Largely overlooked during the equity crash was that for just over one day, platinum was trading back at a premium to palladium. On February 8th, the vicious sell-off in palladium pushed prices lower. But by 2pm GMT the following day, the new normality had been resumed. In the first weeks of February, the forward curves were pricing an overtaking by the end of the year but now they see palladium’s superiority remaining the status quo. We understand that palladium's backwardation is deterring investors shorting the ratio so even though Comex palladium longs collapsed 42% in four weeks, the shorts are staying low. We forecast Palladium prices to stay above Platinum basis tighter fundamentals which were made evident in the latest Johnson Matthey (JM) report.

According to JM, after five years of sustained deficits, the global platinum market reported a modest surplus of 110koz in 2017 and is likely to be in a moderate surplus again this. On the other hand, palladium had a deficit of 629koz in 2017, the sixth consecutive year, and the largest since 2014 after consumption rose 8% YoY on the back of surging autocatalyst demand.

With mine supply looking largely flat across the two metals, the key component has been demand. For platinum, the biggest drop actually came from investment demand as Japanese buyers ended two years of strong buying. Assuming this has now levelled off, the demand outlook for 2018 is vulnerable to lower auto-loadings in Europe as diesel loses market share to gasoline and new Euro 6d Temp legislation (effective Sept 2017) could increase the adoption of non-PGM catalytic reducers. On the other hand, there are positive developments for usage in EV fuel cells, especially in China and potential for jewellery demand to increase on the back of a rebound in Japan. Palladium’s biggest headwind this year could be supply should ETFs continue to sell off holdings and metal recoveries increase from scrapped catalyst converters.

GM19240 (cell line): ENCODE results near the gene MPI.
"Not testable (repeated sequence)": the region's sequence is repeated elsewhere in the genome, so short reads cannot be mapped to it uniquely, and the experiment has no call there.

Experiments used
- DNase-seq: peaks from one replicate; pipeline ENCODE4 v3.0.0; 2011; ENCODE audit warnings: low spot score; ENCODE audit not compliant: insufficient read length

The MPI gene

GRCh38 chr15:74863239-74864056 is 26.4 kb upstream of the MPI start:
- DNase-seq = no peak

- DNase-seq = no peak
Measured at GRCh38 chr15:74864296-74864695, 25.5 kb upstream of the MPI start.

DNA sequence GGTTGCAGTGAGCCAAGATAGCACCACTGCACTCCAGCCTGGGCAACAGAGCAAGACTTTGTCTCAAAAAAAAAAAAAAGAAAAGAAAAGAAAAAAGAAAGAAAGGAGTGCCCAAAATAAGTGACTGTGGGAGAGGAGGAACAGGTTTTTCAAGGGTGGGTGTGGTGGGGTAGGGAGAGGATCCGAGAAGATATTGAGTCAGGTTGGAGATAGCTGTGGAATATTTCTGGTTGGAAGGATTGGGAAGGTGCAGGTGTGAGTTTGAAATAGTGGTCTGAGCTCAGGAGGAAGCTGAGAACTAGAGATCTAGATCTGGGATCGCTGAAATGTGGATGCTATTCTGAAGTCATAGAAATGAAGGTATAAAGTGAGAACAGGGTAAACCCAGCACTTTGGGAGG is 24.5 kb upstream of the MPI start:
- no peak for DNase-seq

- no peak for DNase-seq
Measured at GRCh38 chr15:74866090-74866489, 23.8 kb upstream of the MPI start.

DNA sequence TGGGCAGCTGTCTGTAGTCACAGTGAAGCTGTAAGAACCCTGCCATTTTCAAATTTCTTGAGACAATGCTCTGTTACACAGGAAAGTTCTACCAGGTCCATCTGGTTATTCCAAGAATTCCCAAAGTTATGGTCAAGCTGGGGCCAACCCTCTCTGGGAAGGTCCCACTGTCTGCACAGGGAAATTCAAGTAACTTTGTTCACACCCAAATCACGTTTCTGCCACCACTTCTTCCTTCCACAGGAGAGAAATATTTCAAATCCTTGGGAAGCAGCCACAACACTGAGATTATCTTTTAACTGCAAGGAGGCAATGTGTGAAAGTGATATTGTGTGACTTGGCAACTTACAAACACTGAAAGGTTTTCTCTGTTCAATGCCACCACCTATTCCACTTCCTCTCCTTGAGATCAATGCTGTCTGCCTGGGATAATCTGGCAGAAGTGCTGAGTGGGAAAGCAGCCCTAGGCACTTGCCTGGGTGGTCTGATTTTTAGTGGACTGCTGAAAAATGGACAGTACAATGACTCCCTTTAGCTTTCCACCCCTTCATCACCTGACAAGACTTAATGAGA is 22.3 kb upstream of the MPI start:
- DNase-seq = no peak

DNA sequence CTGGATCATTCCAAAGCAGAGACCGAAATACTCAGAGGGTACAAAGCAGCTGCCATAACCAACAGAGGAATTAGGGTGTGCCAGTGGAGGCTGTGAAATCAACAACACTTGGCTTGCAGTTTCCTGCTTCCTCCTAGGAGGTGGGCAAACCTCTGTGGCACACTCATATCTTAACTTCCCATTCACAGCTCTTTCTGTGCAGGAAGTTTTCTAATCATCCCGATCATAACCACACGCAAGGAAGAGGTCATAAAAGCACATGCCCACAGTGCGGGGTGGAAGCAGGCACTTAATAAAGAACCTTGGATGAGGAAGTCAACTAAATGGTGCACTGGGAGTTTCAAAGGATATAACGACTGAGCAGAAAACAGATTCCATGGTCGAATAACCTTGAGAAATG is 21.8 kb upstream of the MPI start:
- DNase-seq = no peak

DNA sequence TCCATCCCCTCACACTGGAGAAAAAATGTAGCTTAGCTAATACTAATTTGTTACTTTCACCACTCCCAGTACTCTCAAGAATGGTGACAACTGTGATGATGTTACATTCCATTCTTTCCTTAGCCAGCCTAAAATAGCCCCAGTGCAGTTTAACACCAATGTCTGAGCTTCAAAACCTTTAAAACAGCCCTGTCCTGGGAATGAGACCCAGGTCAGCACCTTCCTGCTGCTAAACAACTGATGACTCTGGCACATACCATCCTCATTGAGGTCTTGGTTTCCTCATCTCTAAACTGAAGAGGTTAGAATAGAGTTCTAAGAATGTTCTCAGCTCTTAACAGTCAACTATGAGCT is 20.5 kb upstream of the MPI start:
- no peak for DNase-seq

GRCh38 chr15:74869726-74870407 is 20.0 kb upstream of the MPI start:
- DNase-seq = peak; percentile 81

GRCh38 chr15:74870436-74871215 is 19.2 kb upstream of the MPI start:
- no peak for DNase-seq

ING is bullish on both platinum and palladium given a respective narrower surplus and continued deficit. In addition, both metals will benefit from the appeal of an inflation hedge and dollar weakness that will support precious metals more generally.

Johnson Matthey PGM Supply-Demand

Johnson Matthey, ING Research
Johnson Matthey, ING Research